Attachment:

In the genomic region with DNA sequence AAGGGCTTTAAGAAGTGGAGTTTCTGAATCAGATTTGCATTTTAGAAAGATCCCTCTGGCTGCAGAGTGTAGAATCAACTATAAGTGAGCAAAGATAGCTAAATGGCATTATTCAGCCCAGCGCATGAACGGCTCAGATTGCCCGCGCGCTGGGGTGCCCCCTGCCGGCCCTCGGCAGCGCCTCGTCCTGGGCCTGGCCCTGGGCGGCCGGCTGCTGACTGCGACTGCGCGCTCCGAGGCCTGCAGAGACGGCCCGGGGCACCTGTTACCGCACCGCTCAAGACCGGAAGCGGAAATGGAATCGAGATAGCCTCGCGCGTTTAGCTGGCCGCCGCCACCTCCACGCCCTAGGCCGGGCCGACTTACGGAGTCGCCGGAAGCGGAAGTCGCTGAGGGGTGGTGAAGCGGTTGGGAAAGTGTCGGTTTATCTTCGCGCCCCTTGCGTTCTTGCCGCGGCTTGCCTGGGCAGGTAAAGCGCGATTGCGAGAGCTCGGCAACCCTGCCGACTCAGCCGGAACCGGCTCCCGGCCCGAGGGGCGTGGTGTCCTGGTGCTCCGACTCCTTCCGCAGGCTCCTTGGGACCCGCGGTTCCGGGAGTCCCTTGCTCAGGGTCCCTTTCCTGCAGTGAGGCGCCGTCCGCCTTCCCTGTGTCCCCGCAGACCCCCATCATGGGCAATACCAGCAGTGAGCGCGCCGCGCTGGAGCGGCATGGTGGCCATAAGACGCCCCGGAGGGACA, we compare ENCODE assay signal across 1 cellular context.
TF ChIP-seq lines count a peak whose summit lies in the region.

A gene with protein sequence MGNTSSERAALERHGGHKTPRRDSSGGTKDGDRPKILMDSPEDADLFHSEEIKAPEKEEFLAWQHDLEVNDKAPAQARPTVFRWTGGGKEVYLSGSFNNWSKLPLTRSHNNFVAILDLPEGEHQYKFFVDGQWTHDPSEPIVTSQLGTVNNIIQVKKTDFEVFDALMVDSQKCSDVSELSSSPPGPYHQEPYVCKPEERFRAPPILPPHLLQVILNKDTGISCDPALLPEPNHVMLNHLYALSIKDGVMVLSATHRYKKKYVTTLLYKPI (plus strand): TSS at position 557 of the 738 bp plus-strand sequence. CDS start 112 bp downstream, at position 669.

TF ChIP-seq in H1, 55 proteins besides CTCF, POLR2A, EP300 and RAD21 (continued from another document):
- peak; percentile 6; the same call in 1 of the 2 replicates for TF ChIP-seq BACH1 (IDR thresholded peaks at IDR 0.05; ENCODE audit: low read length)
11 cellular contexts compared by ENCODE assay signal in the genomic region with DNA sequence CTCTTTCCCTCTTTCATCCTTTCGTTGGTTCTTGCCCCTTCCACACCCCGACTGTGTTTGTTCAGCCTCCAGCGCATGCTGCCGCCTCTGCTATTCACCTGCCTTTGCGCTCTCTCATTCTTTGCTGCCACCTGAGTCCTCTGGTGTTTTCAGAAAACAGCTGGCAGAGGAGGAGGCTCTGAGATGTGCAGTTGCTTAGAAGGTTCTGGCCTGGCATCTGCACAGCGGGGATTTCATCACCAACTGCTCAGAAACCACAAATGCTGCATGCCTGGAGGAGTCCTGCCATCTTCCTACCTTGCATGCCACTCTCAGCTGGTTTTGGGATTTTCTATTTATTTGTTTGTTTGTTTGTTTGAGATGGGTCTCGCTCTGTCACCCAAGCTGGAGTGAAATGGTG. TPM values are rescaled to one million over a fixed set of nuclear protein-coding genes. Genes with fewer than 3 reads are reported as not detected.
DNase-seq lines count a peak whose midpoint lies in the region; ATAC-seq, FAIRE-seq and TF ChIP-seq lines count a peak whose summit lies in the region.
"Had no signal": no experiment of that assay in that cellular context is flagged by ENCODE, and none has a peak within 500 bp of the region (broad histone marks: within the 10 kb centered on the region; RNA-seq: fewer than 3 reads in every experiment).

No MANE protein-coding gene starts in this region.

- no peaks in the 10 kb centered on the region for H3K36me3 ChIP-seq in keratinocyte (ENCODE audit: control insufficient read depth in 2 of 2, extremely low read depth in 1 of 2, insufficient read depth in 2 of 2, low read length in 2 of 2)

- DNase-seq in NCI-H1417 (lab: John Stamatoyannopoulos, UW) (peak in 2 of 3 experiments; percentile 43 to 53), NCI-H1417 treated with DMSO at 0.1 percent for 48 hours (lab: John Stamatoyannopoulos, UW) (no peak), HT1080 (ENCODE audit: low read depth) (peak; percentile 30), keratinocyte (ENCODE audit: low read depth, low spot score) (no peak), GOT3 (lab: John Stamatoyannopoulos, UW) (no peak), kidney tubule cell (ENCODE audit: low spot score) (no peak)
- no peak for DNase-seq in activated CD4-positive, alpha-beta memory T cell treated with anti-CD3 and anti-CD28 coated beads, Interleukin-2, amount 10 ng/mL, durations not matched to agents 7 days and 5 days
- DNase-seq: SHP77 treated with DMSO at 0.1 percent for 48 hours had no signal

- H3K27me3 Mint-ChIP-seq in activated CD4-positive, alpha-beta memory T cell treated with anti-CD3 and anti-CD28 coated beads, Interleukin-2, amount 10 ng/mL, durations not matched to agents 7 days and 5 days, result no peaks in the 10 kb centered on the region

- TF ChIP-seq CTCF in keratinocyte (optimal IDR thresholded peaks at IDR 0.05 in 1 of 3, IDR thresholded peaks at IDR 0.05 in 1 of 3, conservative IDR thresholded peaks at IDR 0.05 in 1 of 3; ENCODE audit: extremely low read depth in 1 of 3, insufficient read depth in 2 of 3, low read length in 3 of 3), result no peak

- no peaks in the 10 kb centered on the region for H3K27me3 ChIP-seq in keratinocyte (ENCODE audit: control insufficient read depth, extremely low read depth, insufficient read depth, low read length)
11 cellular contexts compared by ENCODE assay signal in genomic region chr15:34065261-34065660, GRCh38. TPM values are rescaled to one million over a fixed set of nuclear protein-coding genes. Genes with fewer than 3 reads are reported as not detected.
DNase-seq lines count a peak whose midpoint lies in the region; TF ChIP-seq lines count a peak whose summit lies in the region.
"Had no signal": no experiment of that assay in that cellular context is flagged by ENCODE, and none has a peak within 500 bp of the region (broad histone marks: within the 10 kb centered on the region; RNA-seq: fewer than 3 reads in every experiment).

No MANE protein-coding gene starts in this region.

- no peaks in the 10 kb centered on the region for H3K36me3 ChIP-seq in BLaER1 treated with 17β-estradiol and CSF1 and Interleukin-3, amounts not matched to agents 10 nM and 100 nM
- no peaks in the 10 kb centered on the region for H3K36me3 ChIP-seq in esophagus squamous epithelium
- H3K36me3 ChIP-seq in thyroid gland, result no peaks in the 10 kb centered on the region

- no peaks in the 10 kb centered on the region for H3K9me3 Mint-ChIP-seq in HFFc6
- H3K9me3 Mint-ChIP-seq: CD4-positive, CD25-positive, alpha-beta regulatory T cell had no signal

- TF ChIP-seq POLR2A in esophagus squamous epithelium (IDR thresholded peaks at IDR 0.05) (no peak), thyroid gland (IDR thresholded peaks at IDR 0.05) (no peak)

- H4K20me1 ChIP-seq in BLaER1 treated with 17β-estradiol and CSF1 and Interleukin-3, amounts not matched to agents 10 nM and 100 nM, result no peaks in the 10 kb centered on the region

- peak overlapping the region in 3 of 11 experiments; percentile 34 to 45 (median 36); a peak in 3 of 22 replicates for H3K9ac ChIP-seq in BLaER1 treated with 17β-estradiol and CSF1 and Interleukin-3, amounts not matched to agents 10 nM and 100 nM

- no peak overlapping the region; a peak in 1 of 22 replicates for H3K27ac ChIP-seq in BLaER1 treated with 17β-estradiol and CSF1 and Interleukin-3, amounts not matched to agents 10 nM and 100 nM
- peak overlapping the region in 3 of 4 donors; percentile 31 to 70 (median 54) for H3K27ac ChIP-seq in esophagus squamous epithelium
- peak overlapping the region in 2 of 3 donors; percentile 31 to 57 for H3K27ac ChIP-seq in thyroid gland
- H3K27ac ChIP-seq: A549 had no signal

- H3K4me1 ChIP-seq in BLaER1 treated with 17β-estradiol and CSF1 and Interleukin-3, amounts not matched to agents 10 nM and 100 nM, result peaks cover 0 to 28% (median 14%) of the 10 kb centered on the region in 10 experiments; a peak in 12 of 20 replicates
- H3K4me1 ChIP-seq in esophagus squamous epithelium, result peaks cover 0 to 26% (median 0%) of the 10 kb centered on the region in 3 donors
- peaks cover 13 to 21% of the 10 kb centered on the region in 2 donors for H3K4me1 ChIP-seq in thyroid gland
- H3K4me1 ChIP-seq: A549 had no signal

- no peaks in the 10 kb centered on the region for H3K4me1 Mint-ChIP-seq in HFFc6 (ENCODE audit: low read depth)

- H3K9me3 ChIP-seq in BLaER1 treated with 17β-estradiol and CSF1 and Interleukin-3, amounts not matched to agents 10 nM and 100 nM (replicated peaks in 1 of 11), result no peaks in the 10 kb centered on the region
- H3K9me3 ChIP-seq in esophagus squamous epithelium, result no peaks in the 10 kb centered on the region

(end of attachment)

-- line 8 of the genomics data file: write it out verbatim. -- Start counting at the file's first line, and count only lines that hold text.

"Had no signal": no experiment of that assay in that cellular context is flagged by ENCODE, and none has a peak within 500 bp of the region (broad histone marks: within the 10 kb centered on the region; RNA-seq: fewer than 3 reads in every experiment).